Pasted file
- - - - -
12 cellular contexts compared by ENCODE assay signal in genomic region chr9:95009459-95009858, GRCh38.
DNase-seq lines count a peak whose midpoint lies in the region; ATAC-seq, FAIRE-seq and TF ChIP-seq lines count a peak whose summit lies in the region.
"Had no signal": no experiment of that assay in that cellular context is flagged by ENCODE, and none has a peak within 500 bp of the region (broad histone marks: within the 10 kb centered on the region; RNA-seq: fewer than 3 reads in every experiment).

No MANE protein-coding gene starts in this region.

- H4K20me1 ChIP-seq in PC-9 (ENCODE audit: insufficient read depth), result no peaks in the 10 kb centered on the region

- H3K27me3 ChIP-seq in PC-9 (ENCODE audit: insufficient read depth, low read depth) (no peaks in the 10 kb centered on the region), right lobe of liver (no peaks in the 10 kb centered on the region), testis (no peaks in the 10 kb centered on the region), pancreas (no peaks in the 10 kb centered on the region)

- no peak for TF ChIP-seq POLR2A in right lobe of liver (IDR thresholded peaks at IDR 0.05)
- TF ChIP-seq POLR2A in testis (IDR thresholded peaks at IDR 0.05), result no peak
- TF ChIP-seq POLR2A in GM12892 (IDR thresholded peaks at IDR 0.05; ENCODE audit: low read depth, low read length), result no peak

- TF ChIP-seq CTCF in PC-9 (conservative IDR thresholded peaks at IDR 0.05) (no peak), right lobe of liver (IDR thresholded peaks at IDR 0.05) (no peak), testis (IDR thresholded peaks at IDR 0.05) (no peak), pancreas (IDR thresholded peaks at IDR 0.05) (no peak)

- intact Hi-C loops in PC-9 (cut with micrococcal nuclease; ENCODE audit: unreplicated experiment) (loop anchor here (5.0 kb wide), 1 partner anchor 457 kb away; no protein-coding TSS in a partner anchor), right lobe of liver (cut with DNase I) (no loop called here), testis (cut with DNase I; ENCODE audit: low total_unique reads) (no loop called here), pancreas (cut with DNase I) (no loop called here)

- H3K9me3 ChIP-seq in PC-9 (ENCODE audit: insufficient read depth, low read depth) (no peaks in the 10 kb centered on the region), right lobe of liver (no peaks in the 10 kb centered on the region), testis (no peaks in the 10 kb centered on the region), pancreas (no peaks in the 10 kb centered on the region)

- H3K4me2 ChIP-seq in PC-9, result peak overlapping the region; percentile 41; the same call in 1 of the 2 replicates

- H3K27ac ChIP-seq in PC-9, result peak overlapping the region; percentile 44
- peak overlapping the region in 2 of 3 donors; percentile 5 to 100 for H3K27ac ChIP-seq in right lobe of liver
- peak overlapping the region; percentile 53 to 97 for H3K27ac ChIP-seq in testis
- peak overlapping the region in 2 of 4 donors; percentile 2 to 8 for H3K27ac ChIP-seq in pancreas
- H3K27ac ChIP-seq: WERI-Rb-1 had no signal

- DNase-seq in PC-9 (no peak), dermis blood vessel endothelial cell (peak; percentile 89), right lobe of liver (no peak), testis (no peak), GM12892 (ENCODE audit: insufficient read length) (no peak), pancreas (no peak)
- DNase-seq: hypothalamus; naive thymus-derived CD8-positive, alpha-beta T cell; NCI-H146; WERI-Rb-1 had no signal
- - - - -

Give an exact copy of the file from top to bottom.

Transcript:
12 cellular contexts compared by ENCODE assay signal in genomic region chr9:95009459-95009858, GRCh38.
DNase-seq lines count a peak whose midpoint lies in the region; ATAC-seq, FAIRE-seq and TF ChIP-seq lines count a peak whose summit lies in the region.
"Had no signal": no experiment of that assay in that cellular context is flagged by ENCODE, and none has a peak within 500 bp of the region (broad histone marks: within the 10 kb centered on the region; RNA-seq: fewer than 3 reads in every experiment).

No MANE protein-coding gene starts in this region.

- H4K20me1 ChIP-seq in PC-9 (ENCODE audit: insufficient read depth), result no peaks in the 10 kb centered on the region

- H3K27me3 ChIP-seq in PC-9 (ENCODE audit: insufficient read depth, low read depth) (no peaks in the 10 kb centered on the region), right lobe of liver (no peaks in the 10 kb centered on the region), testis (no peaks in the 10 kb centered on the region), pancreas (no peaks in the 10 kb centered on the region)

- no peak for TF ChIP-seq POLR2A in right lobe of liver (IDR thresholded peaks at IDR 0.05)
- TF ChIP-seq POLR2A in testis (IDR thresholded peaks at IDR 0.05), result no peak
- TF ChIP-seq POLR2A in GM12892 (IDR thresholded peaks at IDR 0.05; ENCODE audit: low read depth, low read length), result no peak

- TF ChIP-seq CTCF in PC-9 (conservative IDR thresholded peaks at IDR 0.05) (no peak), right lobe of liver (IDR thresholded peaks at IDR 0.05) (no peak), testis (IDR thresholded peaks at IDR 0.05) (no peak), pancreas (IDR thresholded peaks at IDR 0.05) (no peak)

- intact Hi-C loops in PC-9 (cut with micrococcal nuclease; ENCODE audit: unreplicated experiment) (loop anchor here (5.0 kb wide), 1 partner anchor 457 kb away; no protein-coding TSS in a partner anchor), right lobe of liver (cut with DNase I) (no loop called here), testis (cut with DNase I; ENCODE audit: low total_unique reads) (no loop called here), pancreas (cut with DNase I) (no loop called here)

- H3K9me3 ChIP-seq in PC-9 (ENCODE audit: insufficient read depth, low read depth) (no peaks in the 10 kb centered on the region), right lobe of liver (no peaks in the 10 kb centered on the region), testis (no peaks in the 10 kb centered on the region), pancreas (no peaks in the 10 kb centered on the region)

- H3K4me2 ChIP-seq in PC-9, result peak overlapping the region; percentile 41; the same call in 1 of the 2 replicates

- H3K27ac ChIP-seq in PC-9, result peak overlapping the region; percentile 44
- peak overlapping the region in 2 of 3 donors; percentile 5 to 100 for H3K27ac ChIP-seq in right lobe of liver
- peak overlapping the region; percentile 53 to 97 for H3K27ac ChIP-seq in testis
- peak overlapping the region in 2 of 4 donors; percentile 2 to 8 for H3K27ac ChIP-seq in pancreas
- H3K27ac ChIP-seq: WERI-Rb-1 had no signal

- DNase-seq in PC-9 (no peak), dermis blood vessel endothelial cell (peak; percentile 89), right lobe of liver (no peak), testis (no peak), GM12892 (ENCODE audit: insufficient read length) (no peak), pancreas (no peak)
- DNase-seq: hypothalamus; naive thymus-derived CD8-positive, alpha-beta T cell; NCI-H146; WERI-Rb-1 had no signal